41. Lemke, H. (1974). Self-abusive behavior in the mentally retarded. American Journal of Occupational Therapy, 28, 94–97.PubMedGoogle Scholar
  42. Leong, H. M., & Carter, M. (2008). Research on the efficacy of sensory integration therapy: Past, present and future. Australasian Journal of Special Education, 32, 83–99.CrossRefGoogle Scholar
  43. Lucarelli, S., Frediani, T., Singoni, A. M., Ferruzzi, F., Giardi, O., Quinteieri, F., et al. (1995). Food allergy and infantile autism. Panminerva Medica, 37, 137–141.PubMedGoogle Scholar
  44. Magrun, W. M., Ottenbacher, K., McCue, S., & Keefe, R. (1981). Effects of vestibular stimulation on spontaneous use of verbal language in developmentally delayed children. American Journal of Occupational Therapy, 35, 101–104.PubMedGoogle Scholar
  45. Marcus, B. A., & Vollmer, T. R. (1996). Combining noncontingent reinforcement and differential reinforcement schedules as treatment for aberrant behavior. Journal of Applied Behavior Analysis, 29, 43–51.PubMedCrossRefGoogle Scholar
  46. Marinović-Ćurin, J., Marinović-Terzić, I., Bujas-Petković, Z., Zekan, L., Škrabić, V., Đogaš, Z., et al. (2008). Slower cortisol response during ACTH stimulation test in autistic children. European Child and Adolescent Psychiatry, 17, 39–43.PubMedCrossRefGoogle Scholar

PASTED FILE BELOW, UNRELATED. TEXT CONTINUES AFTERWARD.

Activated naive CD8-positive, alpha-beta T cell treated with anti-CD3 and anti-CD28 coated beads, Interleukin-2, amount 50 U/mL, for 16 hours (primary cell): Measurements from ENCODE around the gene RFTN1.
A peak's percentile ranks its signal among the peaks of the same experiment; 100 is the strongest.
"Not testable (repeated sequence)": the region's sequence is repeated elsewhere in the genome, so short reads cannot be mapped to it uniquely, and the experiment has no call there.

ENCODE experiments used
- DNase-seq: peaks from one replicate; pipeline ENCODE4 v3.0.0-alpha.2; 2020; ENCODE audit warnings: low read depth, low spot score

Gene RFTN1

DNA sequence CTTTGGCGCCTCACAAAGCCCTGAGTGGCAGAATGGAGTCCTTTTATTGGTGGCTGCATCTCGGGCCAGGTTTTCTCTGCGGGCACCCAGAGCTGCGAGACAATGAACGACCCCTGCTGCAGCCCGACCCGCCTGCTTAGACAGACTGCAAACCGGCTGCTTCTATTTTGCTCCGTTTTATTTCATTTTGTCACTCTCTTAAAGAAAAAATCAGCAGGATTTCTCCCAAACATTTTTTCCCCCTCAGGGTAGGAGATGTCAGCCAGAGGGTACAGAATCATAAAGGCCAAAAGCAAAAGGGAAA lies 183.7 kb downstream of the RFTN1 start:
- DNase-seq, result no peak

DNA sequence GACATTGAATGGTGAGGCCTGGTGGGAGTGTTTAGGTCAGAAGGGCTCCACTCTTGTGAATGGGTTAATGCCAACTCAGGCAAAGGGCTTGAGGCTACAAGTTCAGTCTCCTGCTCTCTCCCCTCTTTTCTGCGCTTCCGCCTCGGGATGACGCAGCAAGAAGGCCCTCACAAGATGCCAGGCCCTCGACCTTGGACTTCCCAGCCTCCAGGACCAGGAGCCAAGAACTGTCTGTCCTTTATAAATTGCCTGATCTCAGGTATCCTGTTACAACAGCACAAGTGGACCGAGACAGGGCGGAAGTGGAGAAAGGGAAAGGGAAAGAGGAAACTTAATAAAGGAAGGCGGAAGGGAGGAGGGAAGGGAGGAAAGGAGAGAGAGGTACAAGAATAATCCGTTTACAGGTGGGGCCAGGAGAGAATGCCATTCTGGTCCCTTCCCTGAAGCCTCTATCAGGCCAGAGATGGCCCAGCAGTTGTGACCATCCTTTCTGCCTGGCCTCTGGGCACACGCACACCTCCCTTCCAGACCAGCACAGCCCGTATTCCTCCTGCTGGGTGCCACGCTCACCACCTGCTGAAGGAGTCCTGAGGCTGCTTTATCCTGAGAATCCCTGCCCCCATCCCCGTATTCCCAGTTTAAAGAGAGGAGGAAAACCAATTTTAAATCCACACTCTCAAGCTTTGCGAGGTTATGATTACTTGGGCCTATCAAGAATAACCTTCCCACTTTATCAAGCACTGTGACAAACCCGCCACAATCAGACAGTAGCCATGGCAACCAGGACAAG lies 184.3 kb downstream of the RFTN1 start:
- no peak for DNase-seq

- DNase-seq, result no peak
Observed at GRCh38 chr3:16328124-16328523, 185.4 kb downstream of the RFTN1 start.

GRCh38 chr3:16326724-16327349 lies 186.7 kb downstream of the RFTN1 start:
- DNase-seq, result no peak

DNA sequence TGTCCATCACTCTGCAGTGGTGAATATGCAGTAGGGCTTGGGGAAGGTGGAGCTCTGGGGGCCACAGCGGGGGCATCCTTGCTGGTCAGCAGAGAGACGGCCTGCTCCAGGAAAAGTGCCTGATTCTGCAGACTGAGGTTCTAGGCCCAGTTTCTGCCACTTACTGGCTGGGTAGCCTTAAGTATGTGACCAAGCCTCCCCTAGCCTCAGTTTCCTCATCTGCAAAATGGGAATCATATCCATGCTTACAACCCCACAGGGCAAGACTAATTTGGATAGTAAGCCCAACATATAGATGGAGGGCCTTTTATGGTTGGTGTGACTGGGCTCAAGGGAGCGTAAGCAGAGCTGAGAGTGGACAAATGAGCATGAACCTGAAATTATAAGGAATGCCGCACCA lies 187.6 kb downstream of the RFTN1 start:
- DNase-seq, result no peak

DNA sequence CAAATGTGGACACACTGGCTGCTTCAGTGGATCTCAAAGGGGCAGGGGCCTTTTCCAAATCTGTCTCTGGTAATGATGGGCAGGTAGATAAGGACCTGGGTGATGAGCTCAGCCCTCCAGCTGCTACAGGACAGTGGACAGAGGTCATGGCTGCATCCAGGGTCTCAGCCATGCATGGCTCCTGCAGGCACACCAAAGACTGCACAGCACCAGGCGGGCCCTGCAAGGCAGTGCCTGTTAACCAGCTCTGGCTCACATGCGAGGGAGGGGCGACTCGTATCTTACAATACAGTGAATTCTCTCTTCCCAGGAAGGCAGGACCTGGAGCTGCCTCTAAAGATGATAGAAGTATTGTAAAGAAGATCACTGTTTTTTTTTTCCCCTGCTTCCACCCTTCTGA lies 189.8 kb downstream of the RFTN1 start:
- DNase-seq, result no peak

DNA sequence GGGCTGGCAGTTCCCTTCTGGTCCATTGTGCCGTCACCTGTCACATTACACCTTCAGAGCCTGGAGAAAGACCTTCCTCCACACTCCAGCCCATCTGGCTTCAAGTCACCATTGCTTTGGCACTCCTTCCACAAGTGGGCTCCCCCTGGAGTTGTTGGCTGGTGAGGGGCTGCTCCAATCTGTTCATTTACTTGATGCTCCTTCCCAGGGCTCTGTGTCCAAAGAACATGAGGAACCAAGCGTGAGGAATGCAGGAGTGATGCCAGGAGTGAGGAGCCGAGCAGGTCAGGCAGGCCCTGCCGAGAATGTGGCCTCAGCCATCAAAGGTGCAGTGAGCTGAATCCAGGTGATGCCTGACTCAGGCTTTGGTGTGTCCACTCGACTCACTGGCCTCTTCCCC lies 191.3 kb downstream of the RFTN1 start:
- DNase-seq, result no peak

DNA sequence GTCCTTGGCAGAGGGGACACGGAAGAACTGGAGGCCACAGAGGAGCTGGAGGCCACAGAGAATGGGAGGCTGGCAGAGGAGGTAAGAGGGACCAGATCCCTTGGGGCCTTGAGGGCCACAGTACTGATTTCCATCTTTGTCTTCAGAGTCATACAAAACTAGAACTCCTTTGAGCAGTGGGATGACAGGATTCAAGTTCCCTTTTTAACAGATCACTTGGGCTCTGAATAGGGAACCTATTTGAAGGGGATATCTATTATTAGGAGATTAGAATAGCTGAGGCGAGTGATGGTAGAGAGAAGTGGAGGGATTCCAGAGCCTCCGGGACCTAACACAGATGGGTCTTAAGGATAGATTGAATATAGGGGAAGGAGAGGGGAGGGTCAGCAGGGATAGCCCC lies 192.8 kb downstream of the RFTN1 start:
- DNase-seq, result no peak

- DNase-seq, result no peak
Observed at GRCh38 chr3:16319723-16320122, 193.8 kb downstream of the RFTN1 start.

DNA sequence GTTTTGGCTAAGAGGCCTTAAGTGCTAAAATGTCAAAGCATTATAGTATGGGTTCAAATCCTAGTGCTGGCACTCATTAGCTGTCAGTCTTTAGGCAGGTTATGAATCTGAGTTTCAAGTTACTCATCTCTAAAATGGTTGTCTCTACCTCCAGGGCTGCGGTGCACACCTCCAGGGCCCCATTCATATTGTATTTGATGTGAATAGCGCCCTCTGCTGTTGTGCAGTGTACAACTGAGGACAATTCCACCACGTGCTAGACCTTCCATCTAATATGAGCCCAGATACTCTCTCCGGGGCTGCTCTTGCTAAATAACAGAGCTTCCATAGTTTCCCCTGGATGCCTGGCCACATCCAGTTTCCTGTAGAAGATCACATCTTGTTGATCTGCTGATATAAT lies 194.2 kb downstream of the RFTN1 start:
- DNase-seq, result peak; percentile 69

47. Marinović-Ćurin, J., Terzić, J., Bujas-Petković, Z., Zekan, L. J., Marinović-Terzić, I., & Marisović-Susnjara, I. (2003). Lower cortisol and higher ACTH levels in individuals with autism. Journal of Autism and Developmental Disorders, 33, 443–448.CrossRefGoogle Scholar
  48. Mason, S. A., & Iwata, B. A. (1990). Artifactual effects of sensory-integrative therapy on self-injurious behavior. Journal of Applied Behavior Analysis, 23, 361–370.PubMedCrossRefGoogle Scholar
  49. Matson, J. L., & Vollmer, T. (1995). Questions about behavioral function (QABF). Baton Rouge, LA: Disability Consultants, LLC.Google Scholar
  50. McCarthy, A. M., Hanrahan, K., Kleiber, C., Zimmerman, M. B., Lutgendorf, S., & Tsalikian, E. (2009). Normative salivary cortisol values and responsivity in children. Applied Nursing Research, 22, 54–62.PubMedCrossRefGoogle Scholar
  51. Miller, L. J. (2003). Empirical evidence related to therapies for sensory processing impairments. Communiqué, 31, 34–37.Google Scholar
  52. Mudford, O. C., Cross, B. A., Breen, S., Cullen, C., Reeves, D., Gould, J., et al. (2000). Auditory integration training for children with autism: No behavioral benefits detected. American Journal of Mental Retardation, 105, 118–129.PubMedCrossRefGoogle Scholar
  53. National Board for Certification in Occupational Therapy. (2004). A practice analysis study for entry-level occupational therapist registered and certified occupational therapy assistant practice. Occupational Therapy Journal of Research, 24(1), 1–31.Google Scholar
  54. Nir, I., Meir, D., Zilber, N., Knobler, H., Hadjez, J., & Lerner, Y. (1995). Brief report: Circadian melatonin, thyroid-stimulating hormone, prolactin, and cortisol levels in serum of young adults with autism. Journal of Autism and Developmental Disorders, 25, 641–654.PubMedCrossRefGoogle Scholar
  55. Ottenbacher, K., & Short, M. A. (1985). Sensory integrative dysfunction in children: A review of theory and treatment. In M. Wolraich & D. K. Routh (Eds.), Advances in developmental and behavioral pediatrics (Vol. 6, pp. 287–329). Greenwich, CT: JAI.Google Scholar